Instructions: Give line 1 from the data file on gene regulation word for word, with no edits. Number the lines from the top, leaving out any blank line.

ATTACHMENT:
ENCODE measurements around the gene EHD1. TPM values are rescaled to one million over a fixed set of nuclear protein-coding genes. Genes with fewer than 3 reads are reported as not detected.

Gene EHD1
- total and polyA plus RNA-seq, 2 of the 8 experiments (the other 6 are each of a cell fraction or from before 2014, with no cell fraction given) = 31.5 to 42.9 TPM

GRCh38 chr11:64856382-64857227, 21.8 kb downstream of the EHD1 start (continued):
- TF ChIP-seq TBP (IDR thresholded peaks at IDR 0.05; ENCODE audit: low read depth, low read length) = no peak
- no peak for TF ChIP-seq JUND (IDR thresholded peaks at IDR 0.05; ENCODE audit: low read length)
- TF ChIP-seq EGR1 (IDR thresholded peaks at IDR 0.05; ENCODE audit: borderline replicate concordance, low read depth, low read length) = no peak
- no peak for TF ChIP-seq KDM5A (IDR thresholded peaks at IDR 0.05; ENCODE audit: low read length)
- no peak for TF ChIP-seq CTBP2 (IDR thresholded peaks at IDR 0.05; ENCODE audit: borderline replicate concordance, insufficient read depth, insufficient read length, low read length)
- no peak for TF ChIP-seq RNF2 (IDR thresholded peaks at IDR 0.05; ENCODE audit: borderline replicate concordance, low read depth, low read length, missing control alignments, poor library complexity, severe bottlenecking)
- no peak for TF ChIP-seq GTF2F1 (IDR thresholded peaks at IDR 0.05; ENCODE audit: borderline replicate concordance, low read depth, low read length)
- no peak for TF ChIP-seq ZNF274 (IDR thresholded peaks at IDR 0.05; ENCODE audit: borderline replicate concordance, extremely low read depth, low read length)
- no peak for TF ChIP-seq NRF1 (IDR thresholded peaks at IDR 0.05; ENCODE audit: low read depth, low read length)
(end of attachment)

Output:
ENCODE measurements around the gene EHD1. TPM values are rescaled to one million over a fixed set of nuclear protein-coding genes. Genes with fewer than 3 reads are reported as not detected.